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Best Guide To Monthly Recurring Revenue in SaaS

Monthly Recurring Revenue

The new class of companies that deliver Software as a Service (SaaS) does not use the conventional financial metrics for tracking the business progress. It’s because such metrics are inadequate and are often misleading. Why?

Traditionally, products sold by technology companies primarily comprised equipment or software. Almost all the firms generated revenue by securing purchase orders with a small portion of revenue coming from annual maintenance contracts. 

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But today, there is an expansion of always-connected computing devices. And this has resulted in an increasing number of startups delivering technology in the form of perpetually-renewable automated services.

These subscription services do not deliver any upfront value to the end-users regardless of when the cash is collected for such services. Consequently, GAAP reasonably recognizes the revenues of such businesses over time, month by month. In other words, the revenues of SaaS businesses are recurring and not ‘one-time’ in nature.

Therefore, to determine the potential growth in the revenues of SaaS businesses, key revenue-based metrics like MRR, ARR, and ACV are used. 

In this article, we will talk about Monthly Recurring Revenue, its meaning, and MRR calculation to evaluate SaaS and similar recurring revenue businesses.

Monthly Recurring Revenue Meaning

MRR stands for Monthly Recurring Revenue. It is a growth metric that enables SaaS or subscription-based companies to forecast their expected revenue for a given month. 

In other words, ​​MRR is a measure of how much revenue a business generates from the subscription payments that subscribers or customers pay each month.

Note that MRR includes a business’ total recurring revenues generated from its offerings, pricing plans, and billing periods each month.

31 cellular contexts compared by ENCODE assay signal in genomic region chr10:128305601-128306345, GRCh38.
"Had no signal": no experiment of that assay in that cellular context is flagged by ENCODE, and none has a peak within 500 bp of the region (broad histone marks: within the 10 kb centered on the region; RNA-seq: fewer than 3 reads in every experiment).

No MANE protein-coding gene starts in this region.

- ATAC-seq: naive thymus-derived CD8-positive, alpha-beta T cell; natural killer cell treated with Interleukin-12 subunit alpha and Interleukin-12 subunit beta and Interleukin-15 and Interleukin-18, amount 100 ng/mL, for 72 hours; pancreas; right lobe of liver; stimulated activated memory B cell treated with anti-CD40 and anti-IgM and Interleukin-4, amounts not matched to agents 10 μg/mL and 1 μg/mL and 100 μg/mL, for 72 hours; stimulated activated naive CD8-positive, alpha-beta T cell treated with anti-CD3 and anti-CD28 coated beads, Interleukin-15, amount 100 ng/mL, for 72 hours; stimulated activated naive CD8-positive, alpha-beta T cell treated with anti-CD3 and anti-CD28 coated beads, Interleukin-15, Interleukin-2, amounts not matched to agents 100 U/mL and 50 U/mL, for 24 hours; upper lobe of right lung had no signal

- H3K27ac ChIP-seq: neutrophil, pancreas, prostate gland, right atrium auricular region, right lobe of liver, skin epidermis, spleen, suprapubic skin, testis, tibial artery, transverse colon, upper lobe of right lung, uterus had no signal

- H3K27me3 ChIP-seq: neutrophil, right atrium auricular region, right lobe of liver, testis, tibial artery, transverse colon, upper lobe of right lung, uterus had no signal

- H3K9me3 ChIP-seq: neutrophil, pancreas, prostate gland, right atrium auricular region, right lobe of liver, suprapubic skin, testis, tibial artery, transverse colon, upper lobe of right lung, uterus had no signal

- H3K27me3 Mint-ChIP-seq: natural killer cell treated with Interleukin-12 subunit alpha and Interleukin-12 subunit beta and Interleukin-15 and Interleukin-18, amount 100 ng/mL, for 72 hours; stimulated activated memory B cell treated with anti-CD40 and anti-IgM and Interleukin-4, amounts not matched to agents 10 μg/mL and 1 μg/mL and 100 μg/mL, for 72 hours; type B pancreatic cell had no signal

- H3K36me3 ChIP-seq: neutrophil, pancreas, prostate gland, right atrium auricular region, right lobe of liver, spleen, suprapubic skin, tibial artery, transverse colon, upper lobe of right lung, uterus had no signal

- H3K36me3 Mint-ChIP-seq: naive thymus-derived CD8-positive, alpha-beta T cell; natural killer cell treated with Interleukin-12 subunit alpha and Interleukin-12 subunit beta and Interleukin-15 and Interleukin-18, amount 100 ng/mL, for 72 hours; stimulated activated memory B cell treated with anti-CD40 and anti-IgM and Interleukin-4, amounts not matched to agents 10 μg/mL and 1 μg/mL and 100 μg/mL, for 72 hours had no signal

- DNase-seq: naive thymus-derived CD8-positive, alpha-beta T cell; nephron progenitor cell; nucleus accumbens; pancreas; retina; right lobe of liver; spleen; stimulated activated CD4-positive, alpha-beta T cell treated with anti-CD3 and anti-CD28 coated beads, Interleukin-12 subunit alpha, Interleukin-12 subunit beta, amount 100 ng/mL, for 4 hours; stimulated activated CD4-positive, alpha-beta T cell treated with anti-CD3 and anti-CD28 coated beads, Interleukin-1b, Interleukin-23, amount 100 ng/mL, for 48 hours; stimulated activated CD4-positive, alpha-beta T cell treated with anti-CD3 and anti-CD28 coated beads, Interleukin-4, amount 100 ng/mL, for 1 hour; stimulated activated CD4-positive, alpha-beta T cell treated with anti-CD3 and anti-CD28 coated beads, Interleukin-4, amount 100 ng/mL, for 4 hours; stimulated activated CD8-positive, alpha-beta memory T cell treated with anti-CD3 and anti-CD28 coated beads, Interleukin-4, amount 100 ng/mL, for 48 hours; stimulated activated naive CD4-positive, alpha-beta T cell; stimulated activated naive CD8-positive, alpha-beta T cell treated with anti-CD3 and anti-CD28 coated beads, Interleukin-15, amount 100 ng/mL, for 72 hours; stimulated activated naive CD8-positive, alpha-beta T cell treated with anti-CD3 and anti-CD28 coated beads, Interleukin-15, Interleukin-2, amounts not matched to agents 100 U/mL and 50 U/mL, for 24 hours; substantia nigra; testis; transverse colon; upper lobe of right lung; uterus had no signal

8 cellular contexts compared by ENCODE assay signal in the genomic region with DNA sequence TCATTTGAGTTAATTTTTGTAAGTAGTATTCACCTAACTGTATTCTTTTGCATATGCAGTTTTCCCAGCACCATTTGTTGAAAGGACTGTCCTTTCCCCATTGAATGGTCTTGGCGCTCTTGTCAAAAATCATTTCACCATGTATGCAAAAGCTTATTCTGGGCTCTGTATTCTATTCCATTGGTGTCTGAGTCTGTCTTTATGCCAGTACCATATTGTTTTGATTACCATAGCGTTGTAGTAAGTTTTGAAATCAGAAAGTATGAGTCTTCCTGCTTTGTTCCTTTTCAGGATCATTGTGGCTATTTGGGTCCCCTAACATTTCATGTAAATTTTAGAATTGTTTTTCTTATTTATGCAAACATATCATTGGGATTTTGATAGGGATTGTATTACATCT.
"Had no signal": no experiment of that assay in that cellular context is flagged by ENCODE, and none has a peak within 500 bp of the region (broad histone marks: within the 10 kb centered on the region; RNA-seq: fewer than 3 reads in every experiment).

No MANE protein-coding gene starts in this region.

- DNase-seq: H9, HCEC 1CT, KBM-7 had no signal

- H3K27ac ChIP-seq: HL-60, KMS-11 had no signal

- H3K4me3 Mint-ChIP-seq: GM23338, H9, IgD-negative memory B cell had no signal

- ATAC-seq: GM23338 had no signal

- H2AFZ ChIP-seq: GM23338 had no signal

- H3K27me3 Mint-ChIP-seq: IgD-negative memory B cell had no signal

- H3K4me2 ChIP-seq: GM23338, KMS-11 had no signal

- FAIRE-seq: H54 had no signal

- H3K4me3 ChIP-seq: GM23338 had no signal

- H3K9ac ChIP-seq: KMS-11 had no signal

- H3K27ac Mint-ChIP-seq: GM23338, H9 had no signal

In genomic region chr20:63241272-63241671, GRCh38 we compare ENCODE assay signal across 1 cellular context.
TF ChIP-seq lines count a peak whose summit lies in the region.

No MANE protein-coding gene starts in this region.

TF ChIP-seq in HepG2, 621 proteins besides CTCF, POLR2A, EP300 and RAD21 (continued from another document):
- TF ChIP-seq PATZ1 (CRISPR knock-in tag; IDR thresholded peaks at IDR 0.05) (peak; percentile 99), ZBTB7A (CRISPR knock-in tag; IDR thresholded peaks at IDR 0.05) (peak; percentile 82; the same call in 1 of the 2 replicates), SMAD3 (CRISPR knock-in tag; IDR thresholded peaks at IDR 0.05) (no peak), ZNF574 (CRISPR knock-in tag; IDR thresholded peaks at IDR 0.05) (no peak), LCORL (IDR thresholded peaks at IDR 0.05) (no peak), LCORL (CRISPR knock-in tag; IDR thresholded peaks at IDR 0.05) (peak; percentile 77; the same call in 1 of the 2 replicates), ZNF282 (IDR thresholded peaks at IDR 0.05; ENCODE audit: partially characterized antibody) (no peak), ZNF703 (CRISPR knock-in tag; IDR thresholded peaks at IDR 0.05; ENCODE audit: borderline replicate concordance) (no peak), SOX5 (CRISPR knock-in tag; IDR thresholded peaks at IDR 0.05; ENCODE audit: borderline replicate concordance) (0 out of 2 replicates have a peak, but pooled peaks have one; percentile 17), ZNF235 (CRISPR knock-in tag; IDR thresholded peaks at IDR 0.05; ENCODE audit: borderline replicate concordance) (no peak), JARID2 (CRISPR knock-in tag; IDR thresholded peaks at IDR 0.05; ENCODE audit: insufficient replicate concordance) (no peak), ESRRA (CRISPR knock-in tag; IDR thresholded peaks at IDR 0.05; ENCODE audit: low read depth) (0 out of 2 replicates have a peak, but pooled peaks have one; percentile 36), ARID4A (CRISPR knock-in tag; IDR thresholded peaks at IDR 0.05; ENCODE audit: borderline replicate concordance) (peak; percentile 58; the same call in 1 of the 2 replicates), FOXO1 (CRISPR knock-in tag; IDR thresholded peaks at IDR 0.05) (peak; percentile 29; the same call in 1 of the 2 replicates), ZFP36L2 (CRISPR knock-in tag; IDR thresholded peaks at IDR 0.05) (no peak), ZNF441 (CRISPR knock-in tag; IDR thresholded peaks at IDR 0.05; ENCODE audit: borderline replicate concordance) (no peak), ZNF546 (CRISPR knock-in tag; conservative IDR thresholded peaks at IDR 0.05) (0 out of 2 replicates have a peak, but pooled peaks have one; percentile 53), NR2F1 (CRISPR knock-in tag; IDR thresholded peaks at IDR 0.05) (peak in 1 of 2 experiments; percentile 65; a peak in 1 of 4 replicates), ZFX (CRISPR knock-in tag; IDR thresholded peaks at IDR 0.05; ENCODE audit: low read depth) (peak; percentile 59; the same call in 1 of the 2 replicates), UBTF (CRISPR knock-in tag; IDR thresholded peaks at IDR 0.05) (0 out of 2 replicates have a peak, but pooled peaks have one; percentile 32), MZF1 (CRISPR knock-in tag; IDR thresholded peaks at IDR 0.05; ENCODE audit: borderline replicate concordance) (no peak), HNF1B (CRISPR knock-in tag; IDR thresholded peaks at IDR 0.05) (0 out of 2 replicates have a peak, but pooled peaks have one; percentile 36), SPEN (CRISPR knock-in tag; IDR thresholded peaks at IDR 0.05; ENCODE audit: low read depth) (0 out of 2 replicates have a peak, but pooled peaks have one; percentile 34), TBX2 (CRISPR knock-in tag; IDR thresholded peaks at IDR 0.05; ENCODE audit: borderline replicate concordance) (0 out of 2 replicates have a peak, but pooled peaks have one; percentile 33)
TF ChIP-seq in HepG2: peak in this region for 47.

Thus, the total or aggregate MRR of a business represents the contracted monthly recurring revenues from all the customers at a given point in time. 

However, MRR for each customer represents the monthly subscription price that a SaaS business charges from its customers.

Remember, MRR is the single most important metric for evaluating revenue growth in the case of SaaS companies or businesses having a subscription-based model. That’s because it measures the revenue momentum and projects the revenue growth of a SaaS business.

Further, this growth metric provides a consistent and predictable source of revenue for subscription-based business models. Hence, it is used by SaaS businesses to track and measure not only revenue performance, but also company team, and individual performance.

Besides helping to determine the overall performance, the changes in MRR trends also indicate the implications of such changes across the business. This is regardless of the fact whether the changes are positive or negative. As a result, businesses that evaluate MRR accurately and the metrics related to it are able to use it as an indicator for areas of the business as well.

Finally, MRR also helps a SaaS business in evaluating Annual Recurring Revenue (ARR) and other important metrics.

MRR Revenue Components

MRR Revenue and its components help SaaS businesses in determining their overall health and performance.